Skip to main content


Front. Manuf. Technol., 11 May 2023
Sec. Digital Manufacturing
This article is part of the Research Topic Global Excellence in Digital Manufacturing: Europe View all 5 articles

End of life of mosquito nets: searching for alternative uses through patent classification

Marco Melani,
Marco Melani1,2*Rocco Furferi
Rocco Furferi1*Federico RotiniFederico Rotini1Luca BarbieriLuca Barbieri2
  • 1Department of Industrial Engineering, University of Florence, Florence, Italy
  • 2Palagina s.r.l, Florence, Italy

The effects of global concerns such as climate change and environmental pollution must be considered also when dealing with the design or revamping of products or services nowadays. Existing practices, such as the 3R recovery approach and the Circular Economy approach, which aim to reduce waste and increase recycling, regeneration, and reusability, need to be applied during this process. This paper is embedded in this context, and it presents a study that was conducted within a manufacturing company on the possibility of reusing end-of-life mosquito nets, which are difficult to recycle, with the aim of reducing their environmental impact and creating new business opportunities. To achieve this goal, several methods for identifying new product applications have been evaluated from the literature and the most suitable one has been selected. The method is based on the identification of the product functions; then, with a series of patent searches, the Cooperative Patent Classifications (CPCs) of the resulting patents are extracted to be used as external stimuli during the design process. The results obtained in terms of ideas generated are then shown at the end of the paper, suggesting the actual effectiveness of the method applied.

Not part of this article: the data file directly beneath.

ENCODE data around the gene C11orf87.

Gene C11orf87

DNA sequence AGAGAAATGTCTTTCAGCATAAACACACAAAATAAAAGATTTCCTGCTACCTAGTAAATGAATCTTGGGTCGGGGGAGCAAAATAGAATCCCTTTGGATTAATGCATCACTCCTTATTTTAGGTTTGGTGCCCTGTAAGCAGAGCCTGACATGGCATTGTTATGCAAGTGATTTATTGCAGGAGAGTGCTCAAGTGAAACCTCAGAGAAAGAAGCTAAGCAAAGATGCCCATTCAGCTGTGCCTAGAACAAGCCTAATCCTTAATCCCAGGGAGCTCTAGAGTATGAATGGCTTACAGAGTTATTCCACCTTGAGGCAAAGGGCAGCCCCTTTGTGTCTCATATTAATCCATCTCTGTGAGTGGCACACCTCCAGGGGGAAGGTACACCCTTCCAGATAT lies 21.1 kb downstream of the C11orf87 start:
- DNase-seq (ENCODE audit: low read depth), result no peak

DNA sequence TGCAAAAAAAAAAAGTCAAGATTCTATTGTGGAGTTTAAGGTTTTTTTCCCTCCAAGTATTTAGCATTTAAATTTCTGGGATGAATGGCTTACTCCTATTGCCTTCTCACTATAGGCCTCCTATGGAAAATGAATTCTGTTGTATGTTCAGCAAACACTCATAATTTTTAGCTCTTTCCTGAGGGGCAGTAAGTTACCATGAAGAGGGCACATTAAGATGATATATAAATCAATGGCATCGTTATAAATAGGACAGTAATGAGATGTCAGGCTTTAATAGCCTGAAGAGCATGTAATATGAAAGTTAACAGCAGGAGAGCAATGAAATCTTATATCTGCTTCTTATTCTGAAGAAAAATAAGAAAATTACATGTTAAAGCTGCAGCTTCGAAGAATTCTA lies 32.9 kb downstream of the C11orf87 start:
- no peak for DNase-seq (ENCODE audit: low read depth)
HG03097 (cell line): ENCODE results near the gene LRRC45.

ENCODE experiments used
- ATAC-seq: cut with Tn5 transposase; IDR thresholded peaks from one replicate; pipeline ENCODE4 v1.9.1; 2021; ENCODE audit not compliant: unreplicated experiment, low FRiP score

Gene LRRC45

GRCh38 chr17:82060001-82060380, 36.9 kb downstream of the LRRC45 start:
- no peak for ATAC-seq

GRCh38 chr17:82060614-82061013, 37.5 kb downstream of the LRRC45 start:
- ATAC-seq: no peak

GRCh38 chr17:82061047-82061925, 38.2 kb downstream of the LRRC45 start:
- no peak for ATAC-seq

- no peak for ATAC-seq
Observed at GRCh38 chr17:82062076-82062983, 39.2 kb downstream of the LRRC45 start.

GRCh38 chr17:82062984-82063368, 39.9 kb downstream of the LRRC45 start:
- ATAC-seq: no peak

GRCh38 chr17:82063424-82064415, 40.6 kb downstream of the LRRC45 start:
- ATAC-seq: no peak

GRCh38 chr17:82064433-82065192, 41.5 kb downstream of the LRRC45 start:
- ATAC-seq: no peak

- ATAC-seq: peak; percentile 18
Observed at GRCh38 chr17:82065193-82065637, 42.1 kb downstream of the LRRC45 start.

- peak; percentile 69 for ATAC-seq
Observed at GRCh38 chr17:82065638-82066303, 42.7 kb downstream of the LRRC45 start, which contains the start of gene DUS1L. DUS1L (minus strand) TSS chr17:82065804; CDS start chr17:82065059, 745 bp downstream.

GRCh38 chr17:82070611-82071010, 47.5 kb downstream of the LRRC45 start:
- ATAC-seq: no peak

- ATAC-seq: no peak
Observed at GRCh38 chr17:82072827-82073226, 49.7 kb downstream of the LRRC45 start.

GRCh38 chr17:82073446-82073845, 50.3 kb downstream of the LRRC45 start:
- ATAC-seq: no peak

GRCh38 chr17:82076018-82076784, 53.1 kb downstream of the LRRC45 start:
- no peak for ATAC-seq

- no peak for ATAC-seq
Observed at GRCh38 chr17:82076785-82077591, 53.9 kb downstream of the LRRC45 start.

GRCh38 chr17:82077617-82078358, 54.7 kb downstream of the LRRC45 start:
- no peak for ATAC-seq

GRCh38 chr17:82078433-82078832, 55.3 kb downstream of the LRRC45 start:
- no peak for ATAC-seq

1 Introduction

Everyone agrees that global issues such as climate change and environmental pollution cannot continue indefinitely. Therefore, these effects must always be considered as possible consequences of our actions, especially in the industrial sector and, in particular, when designing or redesigning products or services (Kamp Albæk et al., 2020). Indeed, the UN’s 2030 agenda for prosperity, growth and safeguarding the planet includes a focus on sustainable production and consumption patterns, with seventeen different goals to be pursued (The Global Movement for Our Children’s Future - World Top 20 Project, 2022). Among such goals, the need to produce less waste in a conscious way and, when possible, to recycle, regenerate, or reuse the waste produced (UNRIC United Nations Regional Information Centre, 2019) is of paramount importance. The good practices aiming at the aforementioned targets take the name of the “3R recovery approach” (Moreno et al., 2016) and fall within the wider, and more complex, Circular Economy approach. According to these principles, attention must be given to the way products and goods are designed, not only looking at the environmental impact of a single stage of the product life but rather at all phases of the entire life cycle thought as a closed loop, i.e., from cradle to cradle (McDonough & Braungart, 2010). Accordingly, the possibility of multiple reuses of the same object, e.g., after going through a repairing or reconditioning phase, as well as the idea of finding different uses for a designed product and the material recycling scenario, should be considered since the beginning phases of design. For all these purposes, and especially for the latter one, the importance of avoiding, among others, difficult materials to be recycled and toxic chemicals is particularly relevant.

To reduce the environmental impact of an existing product, the more efficient and suitable strategy (or strategies) to follow depends on the type of product being rethought and its actual life cycle. If the design for sustainability approach (Moreno et al., 2016) has not been taken into account at all from the beginning, some strategies can be very hard or even counterproductive to pursue. For instance, if different materials are welded or bonded together, the recycling process can be challenging and not economically or environmentally viable.